Reaching Audiences Through New Media: Lessons
We Are Learning From the International Year of Astronomy
What It Is
A free, real-time messaging application / mircoblog that encourages users to respond to the question “What are you doing?” using 140 characters or less.
Who’s On It
According to PEW Research Center the median age of Twitterers (Twits?) is 31. Approximately 20% of adults between the ages of 18 and 34 have used Twitter or something like it. The total number of Twitter users was estimated at 4 to 5 million in November 2008 (Forrester Research), and Twitter is estimated to be the fastest growing social media site, with a growth rate of 1382% between February 2008 and February 2009 (Nielsen).
How It Might Be Used
Twitter is a fast way to send short updates or news about activities and missions to the public. It also can be used to convey project information to team members. And it can be helpful for finding information or conducting random surveys, although you will need to be cognizant of the source (e.g., “Can anyone point me to a recipe for banana-oatmeal muffins?” or “Do astronauts eat banana-oatmeal muffins on the ISS?” or “Hello friendly followers! Please take this poll about what you would want to eat in space http://tinyurl.com/xxxxxx)
An overview of how to get going and get around on Twitter can be found here.
Alternatively, check out this Twitter Tutorial at TheSocialPath.Com.
Only individuals with Twitter accounts can follow your Twitter activity.
If you are setting up a personal account or team account, consider protecting your updates. Under the “Settings” menu, “Account” tab, you can select “Protect My Updates.” This will allow you to approve who can follow you (e.g., mom, teammates) and will keep your updates out of search results. A few advantages over a list serve are that these are short communications and they guarantee transparency.
If you are representing a project or mission or instrument, you want to have a very public space with as many followers as possible. In this case, do not protect your updates.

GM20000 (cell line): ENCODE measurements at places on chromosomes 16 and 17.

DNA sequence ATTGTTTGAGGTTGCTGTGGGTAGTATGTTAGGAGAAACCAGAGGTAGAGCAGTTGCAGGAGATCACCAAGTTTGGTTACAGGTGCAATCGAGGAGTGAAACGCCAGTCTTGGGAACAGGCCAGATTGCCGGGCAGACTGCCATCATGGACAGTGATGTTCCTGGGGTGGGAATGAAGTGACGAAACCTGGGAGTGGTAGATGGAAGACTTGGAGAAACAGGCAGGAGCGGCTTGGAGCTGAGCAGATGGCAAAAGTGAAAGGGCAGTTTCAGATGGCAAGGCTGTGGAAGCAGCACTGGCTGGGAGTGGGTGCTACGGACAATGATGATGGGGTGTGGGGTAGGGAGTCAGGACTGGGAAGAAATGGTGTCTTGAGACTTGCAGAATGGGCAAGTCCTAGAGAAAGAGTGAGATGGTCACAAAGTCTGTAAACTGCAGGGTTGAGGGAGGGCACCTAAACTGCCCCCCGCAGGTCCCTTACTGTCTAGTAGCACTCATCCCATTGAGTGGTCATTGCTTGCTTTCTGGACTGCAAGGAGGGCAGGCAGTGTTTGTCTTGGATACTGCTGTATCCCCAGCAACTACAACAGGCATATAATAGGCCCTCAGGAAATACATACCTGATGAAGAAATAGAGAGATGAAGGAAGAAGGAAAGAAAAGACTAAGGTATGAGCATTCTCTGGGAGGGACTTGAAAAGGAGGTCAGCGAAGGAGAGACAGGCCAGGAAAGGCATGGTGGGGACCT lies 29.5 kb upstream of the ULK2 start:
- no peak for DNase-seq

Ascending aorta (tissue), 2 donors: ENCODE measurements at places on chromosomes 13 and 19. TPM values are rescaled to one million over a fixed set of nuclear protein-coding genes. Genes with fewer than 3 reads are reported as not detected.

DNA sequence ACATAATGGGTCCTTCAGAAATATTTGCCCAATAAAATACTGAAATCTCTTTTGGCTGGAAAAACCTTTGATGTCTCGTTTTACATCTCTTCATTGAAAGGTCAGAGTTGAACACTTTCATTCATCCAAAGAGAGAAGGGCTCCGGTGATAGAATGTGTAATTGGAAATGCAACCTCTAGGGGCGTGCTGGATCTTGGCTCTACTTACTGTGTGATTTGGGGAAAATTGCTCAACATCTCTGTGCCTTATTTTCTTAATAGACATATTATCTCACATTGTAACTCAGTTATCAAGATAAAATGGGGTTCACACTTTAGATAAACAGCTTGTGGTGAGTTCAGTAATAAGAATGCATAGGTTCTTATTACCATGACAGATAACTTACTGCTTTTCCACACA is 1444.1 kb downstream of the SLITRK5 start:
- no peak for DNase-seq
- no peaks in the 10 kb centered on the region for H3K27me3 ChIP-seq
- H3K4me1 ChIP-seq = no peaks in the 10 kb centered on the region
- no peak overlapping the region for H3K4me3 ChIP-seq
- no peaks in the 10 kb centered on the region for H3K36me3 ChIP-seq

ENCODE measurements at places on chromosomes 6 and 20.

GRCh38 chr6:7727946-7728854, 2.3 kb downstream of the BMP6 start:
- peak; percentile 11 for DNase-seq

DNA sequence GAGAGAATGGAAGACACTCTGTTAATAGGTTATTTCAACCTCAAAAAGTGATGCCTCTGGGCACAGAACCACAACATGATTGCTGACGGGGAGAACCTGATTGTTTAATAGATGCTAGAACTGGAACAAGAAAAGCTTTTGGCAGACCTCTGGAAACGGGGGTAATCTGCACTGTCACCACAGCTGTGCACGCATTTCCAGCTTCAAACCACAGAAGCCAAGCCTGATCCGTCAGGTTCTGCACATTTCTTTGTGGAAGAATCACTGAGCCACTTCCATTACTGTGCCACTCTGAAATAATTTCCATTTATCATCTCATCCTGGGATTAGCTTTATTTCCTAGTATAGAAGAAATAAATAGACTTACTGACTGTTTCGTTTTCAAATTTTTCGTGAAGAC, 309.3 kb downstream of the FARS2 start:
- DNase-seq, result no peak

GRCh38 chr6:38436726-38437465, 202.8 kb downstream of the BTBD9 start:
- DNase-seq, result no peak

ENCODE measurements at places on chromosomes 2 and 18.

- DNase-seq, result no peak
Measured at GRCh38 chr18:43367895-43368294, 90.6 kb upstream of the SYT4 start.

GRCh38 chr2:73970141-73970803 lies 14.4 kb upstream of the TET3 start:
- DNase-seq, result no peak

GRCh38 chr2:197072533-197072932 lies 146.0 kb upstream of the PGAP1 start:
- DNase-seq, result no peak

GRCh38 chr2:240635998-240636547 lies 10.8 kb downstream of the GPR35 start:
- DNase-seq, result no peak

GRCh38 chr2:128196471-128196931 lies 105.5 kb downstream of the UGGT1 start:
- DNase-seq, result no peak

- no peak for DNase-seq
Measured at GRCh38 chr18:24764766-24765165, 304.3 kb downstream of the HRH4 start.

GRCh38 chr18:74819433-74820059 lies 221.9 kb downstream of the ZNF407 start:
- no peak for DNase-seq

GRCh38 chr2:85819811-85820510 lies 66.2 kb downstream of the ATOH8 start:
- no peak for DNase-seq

It is best to have the entire team on the same page about what will be shared with the public and when. A single person should be responsible for the project tweets to maintain a single voice and message.
In order to manage your content, follow very few others – better: do not follow others. If you follow a large number of individuals, you will have a huge stream of comments and it will be difficult to identify questions.
Note that you do not have control of what others say; content on other pages may not be appropriate for general consumption. If you find someone offensive, you can block them (you will no longer follow them, they can no longer follow you).
Example of Success
The Mars Phoenix Mission had 44,000+ followers! Over the short 152 day mission, the lander “sent” almost 700 tweets, informing followers of the mission status and findings. The lander generated excitement through its updates, ultimately reporting the mission’s success, "Are you ready to celebrate? Well, get ready: We have ICE!!!!! Yes, ICE, *WATER ICE* on Mars! w00t!!! Best day ever!!" (Wired Science). The media, in addition to the public, latched onto the mission. Time shared, “For users of Twitter, a Web microblogging service, the Phoenix Mars lander has been sending pithy news “tweets” to the cellphones and computers of interested “followers.” (Space and Cosmos).
Knowing that the mission was on a tight timeline, and ultimately would be shut down by the cold dark Martian winter, Wired Science hosted an epitaph contest in which visitors proposed – and voted on – 140 character “final tweets” for Mars Phoenix. This is a great example of how social media allows others to run with your content – and of a novel way to engage audiences in participating in a project. “Veni, vidi, fodi. (I came, I saw, I dug)” won by popular vote.
Mars Phoenix won a Shorty Twitter Award for its ground breaking activity on Twitter.
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